Innate ability, health, motivation, and social capital as predictors of students’ cognitive, affective and psychomotor learning outcomes in secondary schools

Frontiers in Psychology 30:Article 1024017 (2022)
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Abstract

Background: Previous studies assessing students’ learning outcomes and identifying contributing factors have often dwelt on the cognitive domain. Furthermore, school evaluation decisions are often made using scores from cognitive-based tests to rank students. This practice often skews evaluation results, given that education aims to improve the three learning domains. This study addresses this gap by assessing the contributions of four students’ input to their cognitive, affective and psychomotor skills (CAPs). Methods: A cross-section of senior secondary class II students (n = 870), sampled through the multistage procedure, participated in a physical survey. Students’ Inputs Questionnaire (STIQ) and Learning Outcomes Questionnaire (LOQ) were used for data collection. Based on data obtained from a pilot sample (n = 412), principal axis factoring (PAF) was performed to assess the internal structure of the instruments following an oblique rotation. The KMO value of sampling adequacy were 0.88 and 0.94, while the Bartlett’s test of sphericity were significant χ2 (253) = 5,010; p < 0.001 and χ2 (105) = 3693.38, p < 0.001 for the STIQ and LOQ, respectively. Confirmatory factor analysis was used to assess the models’ acceptability based on the maximum likelihood estimation technique. The main study used hierarchical linear regression for data analysis. Results: Findings indicated that innate ability, health, motivation and social capital relatively and cumulatively predicted students’ overall, cognitive, affective and psychomotor learning outcomes. The proportion of variance explained by the predictors increased at different levels of the models with the addition of new variables. Students’ social capital reduced the effect of students’ innate ability regardless of their motivation and health status. Conclusion/implication: This study has provided evidence that the four students’ inputs are crucial predictors of their learning outcomes in the three domains. This result is helpful for school management to provide services aimed at improving the school climate for students’ motivation and social capital. The result can provide policymakers with a proper understanding of the constituents of learning outcomes and how policies can be aligned to secure quality student inputs for maximum productivity in education.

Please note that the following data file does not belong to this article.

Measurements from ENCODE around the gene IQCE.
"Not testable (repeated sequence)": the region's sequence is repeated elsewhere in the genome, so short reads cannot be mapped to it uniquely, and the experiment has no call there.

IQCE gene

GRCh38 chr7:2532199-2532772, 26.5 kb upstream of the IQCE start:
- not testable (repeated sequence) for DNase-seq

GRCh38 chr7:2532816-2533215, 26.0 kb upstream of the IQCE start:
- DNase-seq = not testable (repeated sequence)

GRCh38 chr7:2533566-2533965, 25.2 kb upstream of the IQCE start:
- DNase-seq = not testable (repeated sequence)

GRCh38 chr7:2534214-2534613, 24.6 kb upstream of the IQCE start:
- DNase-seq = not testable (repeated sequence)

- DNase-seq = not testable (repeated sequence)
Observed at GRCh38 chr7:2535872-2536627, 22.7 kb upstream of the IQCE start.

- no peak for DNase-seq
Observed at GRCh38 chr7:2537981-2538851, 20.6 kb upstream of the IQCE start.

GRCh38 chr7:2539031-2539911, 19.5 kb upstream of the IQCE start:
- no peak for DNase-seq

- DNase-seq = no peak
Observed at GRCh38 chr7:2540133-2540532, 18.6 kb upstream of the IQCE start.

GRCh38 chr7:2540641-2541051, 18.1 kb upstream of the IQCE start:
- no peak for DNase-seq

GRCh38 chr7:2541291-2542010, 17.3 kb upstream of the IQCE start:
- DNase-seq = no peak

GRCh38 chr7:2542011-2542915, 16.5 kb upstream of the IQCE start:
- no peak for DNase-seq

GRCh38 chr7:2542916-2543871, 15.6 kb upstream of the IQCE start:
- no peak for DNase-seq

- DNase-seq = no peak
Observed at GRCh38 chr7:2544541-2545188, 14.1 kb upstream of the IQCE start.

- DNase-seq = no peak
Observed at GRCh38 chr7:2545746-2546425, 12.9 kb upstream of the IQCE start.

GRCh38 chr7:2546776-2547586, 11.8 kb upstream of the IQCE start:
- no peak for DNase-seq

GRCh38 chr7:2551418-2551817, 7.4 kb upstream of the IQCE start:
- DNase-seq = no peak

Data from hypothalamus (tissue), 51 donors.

Author's Profile

Valentine Joseph Owan
University of Calabar, Calabar, Nigeria

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